Let me say it again. If the publisher expects you to pay in advance, they’re scammers. You are being scammed.

These companies do not make money by publishing books. They make money by exploiting hundreds of people like YOU, people who were so captivated by the idea of having their name in print that they didn’t recognise or heed the warning signs. Their whole business model is based around insisting you need services and then forcing you to pay for them. I know what it’s like to be an unpublished author, desperate to break into a hard market; I understand exactly how a newbie writer feels. But it is important to recognise that any newbie writer is a potential target for exploitation. A publisher who wants you to pay is not your friend.

Now, this obviously isn’t true of indie publishing. There, you buy services on contract – I hire editors and cover designers for my books. (I think the most expensive book I ever put out cost me around $1500.) But I also don’t have to split the proceeds with an agent or a publisher. Nor do I have to stick with a contractor whose services are not up to par.

If someone offers you a contract, do your due diligence. Check out Writer Beware and other online resources for writers. Read reviews of work your publisher has put out – not paid reviews, real reviews. Insist on reading the contract – perhaps even chatting with other authors (and make sure you find their contact details yourself) – before you do more than express interest. Perhaps even check out the free samples so you can see their editing for yourself.

If you get involved in a scam, it will cost you your book (and perhaps any future books) as well as your reputation. You do not want to look like a sucker. I’ve seen far too many authors shrilling for their scammers, all believing that a great payday is just around the corner. It’s an easy mistake to make, but you don’t want to make it.

So … warning signs.

If a publisher asks you to pay for having your book published, RUN.

If a publisher insists you sign a contract giving them complete and open-ended power over the book, and/or demands first refusal rights for anything else you might happen to write, RUN.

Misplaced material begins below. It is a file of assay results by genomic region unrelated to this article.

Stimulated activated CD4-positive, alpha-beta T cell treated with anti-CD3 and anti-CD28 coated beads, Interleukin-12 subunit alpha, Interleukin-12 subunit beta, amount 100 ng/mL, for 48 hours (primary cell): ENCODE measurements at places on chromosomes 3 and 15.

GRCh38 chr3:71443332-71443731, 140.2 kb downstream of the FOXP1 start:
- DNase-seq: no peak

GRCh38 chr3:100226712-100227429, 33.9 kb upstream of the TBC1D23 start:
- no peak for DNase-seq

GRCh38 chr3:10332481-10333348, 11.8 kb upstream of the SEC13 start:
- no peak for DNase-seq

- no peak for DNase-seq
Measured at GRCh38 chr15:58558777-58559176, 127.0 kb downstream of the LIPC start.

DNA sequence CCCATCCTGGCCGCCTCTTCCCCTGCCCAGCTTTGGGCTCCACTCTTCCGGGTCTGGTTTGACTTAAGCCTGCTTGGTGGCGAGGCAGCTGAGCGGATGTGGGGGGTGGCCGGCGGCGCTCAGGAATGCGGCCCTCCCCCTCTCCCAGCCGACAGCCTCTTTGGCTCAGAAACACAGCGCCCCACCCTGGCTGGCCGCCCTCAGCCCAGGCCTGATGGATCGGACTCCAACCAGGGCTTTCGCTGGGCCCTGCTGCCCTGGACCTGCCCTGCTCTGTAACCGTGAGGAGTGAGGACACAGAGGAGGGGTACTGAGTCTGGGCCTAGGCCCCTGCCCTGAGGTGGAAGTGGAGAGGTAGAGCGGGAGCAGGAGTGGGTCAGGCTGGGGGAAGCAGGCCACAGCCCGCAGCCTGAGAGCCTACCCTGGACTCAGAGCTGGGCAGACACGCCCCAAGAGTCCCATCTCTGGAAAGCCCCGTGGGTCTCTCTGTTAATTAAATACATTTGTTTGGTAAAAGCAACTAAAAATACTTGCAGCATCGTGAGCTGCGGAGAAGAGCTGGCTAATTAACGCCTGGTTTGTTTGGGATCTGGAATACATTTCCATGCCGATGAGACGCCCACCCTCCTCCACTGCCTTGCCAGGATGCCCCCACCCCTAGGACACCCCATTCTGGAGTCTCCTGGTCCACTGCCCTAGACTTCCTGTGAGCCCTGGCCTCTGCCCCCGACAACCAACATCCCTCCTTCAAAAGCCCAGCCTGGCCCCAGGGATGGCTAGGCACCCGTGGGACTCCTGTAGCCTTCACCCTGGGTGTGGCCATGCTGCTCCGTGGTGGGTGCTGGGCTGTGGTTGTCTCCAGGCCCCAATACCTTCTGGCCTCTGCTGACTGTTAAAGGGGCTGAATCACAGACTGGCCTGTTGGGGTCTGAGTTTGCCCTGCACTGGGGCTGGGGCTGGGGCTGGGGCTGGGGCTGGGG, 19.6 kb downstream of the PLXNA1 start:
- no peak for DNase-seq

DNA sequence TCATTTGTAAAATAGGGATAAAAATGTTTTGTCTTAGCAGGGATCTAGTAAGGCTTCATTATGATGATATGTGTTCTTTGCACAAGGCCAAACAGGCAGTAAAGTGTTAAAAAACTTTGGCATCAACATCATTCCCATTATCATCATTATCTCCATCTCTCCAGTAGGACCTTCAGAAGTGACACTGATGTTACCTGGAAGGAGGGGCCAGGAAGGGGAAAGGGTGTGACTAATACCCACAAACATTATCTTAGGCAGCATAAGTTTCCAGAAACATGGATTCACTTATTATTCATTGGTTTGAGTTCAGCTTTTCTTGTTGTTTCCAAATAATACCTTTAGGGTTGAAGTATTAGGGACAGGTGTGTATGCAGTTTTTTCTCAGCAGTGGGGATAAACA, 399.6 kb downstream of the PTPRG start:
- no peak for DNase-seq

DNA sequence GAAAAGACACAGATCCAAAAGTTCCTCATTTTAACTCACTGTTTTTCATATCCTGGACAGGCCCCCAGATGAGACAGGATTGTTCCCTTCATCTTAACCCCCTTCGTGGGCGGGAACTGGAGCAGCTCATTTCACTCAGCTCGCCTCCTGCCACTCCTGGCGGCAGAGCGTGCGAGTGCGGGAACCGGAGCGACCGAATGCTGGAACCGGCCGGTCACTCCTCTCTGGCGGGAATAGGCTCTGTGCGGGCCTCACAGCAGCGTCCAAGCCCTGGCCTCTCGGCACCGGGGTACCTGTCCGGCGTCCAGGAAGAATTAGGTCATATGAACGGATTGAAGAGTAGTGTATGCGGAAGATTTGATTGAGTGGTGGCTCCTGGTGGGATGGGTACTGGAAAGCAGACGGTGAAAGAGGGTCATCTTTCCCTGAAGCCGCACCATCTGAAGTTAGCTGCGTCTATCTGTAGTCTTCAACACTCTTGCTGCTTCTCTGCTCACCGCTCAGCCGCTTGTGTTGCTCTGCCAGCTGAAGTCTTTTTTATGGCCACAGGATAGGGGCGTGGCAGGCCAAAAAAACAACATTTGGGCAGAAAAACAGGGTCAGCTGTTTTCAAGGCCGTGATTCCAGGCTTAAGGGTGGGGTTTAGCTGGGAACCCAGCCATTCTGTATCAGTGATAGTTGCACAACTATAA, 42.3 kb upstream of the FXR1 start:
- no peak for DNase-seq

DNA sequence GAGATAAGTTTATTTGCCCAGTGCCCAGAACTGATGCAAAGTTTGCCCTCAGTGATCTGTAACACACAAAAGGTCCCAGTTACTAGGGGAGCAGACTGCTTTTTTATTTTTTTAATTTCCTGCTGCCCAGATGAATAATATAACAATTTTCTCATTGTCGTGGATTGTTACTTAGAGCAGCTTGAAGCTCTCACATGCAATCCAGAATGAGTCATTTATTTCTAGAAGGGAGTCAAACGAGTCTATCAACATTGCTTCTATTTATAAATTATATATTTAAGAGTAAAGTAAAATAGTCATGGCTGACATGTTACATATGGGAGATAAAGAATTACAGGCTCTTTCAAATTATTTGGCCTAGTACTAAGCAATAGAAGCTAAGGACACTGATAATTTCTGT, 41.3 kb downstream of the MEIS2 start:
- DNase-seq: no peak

If a publisher asks you to pay for services (editing, cover design, etc), RUN.

If a publisher promises you the sun and the moon tomorrow, but never today, RUN.

If a publisher tells you that he isn’t one of those evil vanity publishers, RUN.

I don’t mean to rain on anyone’s parade. I understand the urge to get published and see your name in print. But it is important to remember that the urge makes you vulnerable and there are people out there who will try to exploit you. Do your research, keep a wary eye on anyone who claims to be your friend instead of taking a business-like approach and, for the love of God, learn from other experiences before you become the next cautionary tale for new writers.

Believe me, there are plenty of those out there already.

The Alchemist’s Apprentice Snippet

29 Dec

This is one of the planned successors to The Zero Enigma.  So far, it’s nothing more than a snippet, but comments would be welcome.


I was twelve when I was taken into service.

It was no real surprise to me, not really. My stepfather might have accepted me into his home, but he’d never really liked me. There was no way a half-Hangchowese girl could pass for his. My skin was pale enough to pass for a country girl, but my almond eyes – slanted, the crueller kids said – proved that my father had come from overseas. He’d made sure I was fed and educated – the law demanded no less – yet he wasn’t going to waste any of his money on me. I certainly didn’t have enough magical talent to win a scholarship. And so, as soon as I turned twelve, my mother wrapped my dark hair in braids, stood over me as I packed a bag with everything I’d need for a month and took me down to the Hiring Hall.

My mother … I wasn’t sure how my mother felt about me. I wasn’t even clear in the details of what had transpired between her and my father. She seemed to love me, yet … yet she hadn’t kept my stepfather from ordering me into service. Was I a reminder of something she’d prefer to forget? Or was I merely old enough to earn my keep? I’d been cooking and cleaning almost as soon as I’d learnt to walk, like every other girl-child born in South Shallot; I knew the basics of housekeeping better than many a grown woman. My mother had taught me well.

I couldn’t help feeling nervous as we stepped through the massive wooden door and looked around. Normally, a girl who went into domestic service would find a placement through friends and family, but neither was willing to go out on a limb for me. My stepfather certainly wasn’t going to waste his contacts ensuring I had a good placement in a decent home. That was reserved for my younger half-sisters, assuming they didn’t have talent of their own. And yet, the Hiring Hall wasn’t meant for young girls who wanted to go into domestic service. Most of the people who came in search of a job were men from the countryside.